1. Final Constitutional Court hearing of landmark South Korean climate litigation cases held in May 2024

The final hearing of four consolidated landmark climate litigation cases (filed between 2020 and 2023)[2] took place before South Korea’s Constitutional Court on May 21, 2024. The plaintiffs, more than 200 people including 62 children, are arguing that the South Korean government’s current response to climate change is insufficient to ensure a healthy environment for future generations and, in breach of their fundamental constitutional rights, the government has failed to adequately protect the plaintiffs from climate change. In particular, the fundamental rights in question are: (i) right to life; (ii) right to pursue happiness; (iii) right to general freedom; (iv) right to property; and (v) right to a healthy environment. South Korea’s next decade-long climate action plan is due to be revised in 2025 and the plaintiffs are calling for stronger policies and a more ambitious approach than that currently being taken. The case is the first of its kind in South Korea, and more widely, in East Asia.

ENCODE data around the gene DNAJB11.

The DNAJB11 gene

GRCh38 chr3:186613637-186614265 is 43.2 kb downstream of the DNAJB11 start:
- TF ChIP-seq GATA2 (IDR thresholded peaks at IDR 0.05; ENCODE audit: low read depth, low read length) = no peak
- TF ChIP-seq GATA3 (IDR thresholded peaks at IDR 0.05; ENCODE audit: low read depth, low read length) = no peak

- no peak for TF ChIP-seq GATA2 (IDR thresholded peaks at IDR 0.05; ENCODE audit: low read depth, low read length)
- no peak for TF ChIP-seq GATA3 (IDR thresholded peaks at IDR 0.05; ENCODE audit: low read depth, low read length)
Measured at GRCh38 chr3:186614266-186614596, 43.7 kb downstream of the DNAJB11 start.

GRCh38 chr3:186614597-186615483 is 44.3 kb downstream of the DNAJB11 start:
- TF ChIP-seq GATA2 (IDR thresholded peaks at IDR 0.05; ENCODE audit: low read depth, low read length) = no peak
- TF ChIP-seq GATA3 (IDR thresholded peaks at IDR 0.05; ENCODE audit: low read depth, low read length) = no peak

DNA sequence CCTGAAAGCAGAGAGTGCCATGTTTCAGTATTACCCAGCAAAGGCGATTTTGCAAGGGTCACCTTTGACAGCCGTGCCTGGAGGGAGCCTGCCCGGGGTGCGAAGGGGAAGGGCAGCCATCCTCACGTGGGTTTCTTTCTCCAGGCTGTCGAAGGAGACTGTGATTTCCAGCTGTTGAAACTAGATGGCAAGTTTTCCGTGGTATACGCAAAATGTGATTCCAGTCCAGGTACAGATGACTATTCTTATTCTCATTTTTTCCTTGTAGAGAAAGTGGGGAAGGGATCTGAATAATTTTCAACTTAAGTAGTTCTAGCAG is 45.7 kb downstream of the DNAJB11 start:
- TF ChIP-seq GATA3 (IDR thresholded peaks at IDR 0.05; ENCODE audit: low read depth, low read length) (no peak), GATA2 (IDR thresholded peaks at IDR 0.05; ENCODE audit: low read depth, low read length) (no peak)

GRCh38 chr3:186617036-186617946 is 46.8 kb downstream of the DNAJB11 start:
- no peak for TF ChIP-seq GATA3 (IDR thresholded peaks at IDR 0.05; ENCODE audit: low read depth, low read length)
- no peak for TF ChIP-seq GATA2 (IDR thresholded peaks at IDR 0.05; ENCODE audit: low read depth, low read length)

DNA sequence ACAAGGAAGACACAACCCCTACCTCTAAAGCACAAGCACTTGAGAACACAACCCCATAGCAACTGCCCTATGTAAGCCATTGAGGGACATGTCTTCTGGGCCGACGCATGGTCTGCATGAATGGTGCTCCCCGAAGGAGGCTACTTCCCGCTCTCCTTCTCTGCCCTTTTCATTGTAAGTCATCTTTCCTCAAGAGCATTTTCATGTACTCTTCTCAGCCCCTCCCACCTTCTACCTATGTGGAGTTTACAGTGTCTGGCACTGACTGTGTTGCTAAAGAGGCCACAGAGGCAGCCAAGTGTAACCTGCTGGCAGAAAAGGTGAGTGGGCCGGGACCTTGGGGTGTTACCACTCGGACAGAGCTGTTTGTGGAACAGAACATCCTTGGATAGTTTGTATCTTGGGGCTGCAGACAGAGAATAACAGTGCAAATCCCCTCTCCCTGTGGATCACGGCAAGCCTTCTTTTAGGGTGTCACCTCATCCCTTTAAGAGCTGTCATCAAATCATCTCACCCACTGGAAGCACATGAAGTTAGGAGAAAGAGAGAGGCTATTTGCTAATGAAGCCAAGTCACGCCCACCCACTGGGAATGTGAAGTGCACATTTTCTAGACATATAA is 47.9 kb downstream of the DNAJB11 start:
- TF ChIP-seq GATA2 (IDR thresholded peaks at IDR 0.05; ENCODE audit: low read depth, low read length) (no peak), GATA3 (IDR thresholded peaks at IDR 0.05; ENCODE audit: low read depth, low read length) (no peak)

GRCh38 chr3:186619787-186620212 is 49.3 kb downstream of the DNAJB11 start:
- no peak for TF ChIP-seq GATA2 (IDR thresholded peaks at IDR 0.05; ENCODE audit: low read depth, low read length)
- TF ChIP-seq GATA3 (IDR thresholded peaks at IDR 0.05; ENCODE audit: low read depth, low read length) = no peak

1. International Tribunal for the Law of the Sea (ITLOS) publishes advisory opinion in response to request by Commission of Small Island States on Climate Change and International Law (COSIS)